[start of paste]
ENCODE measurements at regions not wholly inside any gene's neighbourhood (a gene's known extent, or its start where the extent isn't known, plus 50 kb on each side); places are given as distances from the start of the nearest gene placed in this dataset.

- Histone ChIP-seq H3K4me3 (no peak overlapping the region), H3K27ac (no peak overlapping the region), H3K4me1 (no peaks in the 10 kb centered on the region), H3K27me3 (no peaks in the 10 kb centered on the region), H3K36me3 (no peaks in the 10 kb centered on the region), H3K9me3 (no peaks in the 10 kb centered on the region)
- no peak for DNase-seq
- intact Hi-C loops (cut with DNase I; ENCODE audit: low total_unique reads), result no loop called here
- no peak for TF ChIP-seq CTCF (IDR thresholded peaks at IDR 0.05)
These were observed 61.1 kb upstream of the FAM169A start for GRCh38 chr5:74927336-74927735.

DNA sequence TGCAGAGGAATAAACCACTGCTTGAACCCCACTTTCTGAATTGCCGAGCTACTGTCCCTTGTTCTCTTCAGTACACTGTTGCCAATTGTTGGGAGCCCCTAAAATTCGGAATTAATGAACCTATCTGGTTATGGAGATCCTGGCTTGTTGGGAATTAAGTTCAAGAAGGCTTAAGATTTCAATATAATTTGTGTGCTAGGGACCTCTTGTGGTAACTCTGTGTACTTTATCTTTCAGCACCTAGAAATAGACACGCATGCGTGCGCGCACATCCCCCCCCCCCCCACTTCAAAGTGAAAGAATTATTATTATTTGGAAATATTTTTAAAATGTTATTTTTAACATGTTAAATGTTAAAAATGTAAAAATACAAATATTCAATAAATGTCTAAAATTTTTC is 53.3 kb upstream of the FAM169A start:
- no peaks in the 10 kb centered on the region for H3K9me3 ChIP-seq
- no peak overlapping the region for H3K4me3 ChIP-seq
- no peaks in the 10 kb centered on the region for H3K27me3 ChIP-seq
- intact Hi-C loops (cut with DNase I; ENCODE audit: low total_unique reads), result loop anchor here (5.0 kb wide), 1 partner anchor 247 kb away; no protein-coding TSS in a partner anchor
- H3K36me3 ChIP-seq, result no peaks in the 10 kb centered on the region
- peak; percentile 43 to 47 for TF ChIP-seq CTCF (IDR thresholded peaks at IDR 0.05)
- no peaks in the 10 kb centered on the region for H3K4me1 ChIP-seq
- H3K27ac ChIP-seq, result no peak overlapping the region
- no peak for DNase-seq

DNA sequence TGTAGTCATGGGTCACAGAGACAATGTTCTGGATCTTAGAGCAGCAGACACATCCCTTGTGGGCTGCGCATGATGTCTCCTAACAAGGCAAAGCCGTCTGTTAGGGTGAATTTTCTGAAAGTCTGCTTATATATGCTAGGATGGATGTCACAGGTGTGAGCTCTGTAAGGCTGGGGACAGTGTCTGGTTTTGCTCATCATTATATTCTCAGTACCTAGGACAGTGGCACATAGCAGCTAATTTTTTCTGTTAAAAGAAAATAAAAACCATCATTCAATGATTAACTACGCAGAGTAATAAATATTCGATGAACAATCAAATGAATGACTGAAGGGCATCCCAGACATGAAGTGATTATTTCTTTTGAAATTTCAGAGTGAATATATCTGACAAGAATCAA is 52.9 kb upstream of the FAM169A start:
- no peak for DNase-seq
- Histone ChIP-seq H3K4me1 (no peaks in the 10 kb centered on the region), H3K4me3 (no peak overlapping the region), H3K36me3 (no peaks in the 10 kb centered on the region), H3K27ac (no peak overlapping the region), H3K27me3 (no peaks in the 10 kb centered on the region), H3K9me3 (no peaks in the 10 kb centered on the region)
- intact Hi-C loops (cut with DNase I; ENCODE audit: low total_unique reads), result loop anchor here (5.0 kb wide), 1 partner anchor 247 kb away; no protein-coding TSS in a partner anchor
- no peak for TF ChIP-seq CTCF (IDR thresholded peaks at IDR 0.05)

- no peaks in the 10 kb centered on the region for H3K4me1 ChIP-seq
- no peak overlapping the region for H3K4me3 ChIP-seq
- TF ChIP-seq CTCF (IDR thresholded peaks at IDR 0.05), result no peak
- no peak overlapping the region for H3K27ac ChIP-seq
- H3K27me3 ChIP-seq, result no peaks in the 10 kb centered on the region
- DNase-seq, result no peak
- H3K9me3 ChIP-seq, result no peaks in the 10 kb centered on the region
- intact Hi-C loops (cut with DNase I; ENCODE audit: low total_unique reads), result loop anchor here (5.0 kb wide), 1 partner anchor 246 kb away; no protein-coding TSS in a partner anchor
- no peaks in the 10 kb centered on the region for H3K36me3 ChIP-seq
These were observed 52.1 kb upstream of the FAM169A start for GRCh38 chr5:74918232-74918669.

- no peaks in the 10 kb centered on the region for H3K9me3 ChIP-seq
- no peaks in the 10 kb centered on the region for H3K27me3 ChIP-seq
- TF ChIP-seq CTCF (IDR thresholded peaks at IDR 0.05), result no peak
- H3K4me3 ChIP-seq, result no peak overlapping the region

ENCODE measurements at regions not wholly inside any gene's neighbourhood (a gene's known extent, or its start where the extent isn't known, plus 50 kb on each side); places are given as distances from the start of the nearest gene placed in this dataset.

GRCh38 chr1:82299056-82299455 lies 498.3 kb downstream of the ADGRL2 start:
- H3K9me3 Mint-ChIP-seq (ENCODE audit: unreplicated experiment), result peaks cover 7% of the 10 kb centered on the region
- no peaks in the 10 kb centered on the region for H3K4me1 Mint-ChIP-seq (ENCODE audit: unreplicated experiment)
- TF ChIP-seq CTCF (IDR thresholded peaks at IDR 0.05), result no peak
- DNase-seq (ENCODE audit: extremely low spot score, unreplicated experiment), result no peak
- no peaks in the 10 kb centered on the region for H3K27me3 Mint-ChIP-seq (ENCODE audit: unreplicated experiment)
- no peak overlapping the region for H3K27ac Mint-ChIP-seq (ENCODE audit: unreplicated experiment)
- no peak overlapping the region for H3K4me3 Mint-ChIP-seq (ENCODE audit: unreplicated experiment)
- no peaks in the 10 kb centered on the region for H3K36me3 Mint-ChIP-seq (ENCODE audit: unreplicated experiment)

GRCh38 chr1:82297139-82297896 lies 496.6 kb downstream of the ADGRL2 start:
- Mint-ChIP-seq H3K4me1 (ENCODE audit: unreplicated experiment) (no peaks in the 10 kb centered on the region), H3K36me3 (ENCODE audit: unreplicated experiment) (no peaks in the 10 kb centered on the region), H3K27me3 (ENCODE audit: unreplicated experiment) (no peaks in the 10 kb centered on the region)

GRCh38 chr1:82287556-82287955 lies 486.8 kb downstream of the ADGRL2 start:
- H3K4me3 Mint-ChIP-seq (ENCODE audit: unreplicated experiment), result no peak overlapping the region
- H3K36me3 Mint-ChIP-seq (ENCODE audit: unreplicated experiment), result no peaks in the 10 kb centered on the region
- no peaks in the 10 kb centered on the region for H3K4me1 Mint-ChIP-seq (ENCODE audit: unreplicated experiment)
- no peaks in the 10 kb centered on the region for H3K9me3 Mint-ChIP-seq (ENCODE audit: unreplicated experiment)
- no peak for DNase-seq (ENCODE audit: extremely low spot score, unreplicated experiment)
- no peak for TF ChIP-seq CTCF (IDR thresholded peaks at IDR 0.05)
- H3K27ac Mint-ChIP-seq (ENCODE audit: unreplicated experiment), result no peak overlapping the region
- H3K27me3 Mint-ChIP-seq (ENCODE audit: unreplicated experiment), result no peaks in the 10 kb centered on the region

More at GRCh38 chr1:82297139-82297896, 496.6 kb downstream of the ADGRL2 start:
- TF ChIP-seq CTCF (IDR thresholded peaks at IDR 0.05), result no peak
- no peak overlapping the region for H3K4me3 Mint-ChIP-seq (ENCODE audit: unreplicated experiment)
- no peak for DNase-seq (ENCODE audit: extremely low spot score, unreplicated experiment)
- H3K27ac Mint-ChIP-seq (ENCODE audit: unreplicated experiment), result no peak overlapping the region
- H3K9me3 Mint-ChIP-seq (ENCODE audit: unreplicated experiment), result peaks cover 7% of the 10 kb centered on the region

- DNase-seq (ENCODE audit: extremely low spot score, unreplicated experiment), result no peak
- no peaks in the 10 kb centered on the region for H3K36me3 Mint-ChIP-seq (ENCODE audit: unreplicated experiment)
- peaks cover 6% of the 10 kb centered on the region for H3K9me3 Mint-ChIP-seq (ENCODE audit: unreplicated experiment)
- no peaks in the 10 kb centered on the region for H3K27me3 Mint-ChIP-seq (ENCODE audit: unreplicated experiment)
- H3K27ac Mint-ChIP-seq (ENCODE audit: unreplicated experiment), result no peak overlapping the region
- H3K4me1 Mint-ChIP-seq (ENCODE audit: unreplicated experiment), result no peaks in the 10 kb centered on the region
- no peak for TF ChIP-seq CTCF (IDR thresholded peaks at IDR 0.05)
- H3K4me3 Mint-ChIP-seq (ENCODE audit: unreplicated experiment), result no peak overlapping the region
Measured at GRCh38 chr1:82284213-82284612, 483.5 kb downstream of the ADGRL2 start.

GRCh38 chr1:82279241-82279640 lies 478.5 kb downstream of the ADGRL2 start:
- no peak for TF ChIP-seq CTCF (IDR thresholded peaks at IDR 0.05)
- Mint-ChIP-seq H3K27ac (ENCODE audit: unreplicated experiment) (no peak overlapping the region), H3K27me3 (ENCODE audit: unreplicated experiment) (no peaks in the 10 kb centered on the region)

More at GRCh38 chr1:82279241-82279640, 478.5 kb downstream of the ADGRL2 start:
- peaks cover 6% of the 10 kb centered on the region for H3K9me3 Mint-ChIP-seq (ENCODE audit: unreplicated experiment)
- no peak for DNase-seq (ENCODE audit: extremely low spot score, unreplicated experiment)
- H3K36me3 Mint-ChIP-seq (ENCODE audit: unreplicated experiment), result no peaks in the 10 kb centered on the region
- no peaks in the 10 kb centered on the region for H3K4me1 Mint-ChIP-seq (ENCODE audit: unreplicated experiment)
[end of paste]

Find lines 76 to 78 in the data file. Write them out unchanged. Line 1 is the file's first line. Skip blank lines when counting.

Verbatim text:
- peaks cover 6% of the 10 kb centered on the region for H3K9me3 Mint-ChIP-seq (ENCODE audit: unreplicated experiment)
- no peak for DNase-seq (ENCODE audit: extremely low spot score, unreplicated experiment)
- H3K36me3 Mint-ChIP-seq (ENCODE audit: unreplicated experiment), result no peaks in the 10 kb centered on the region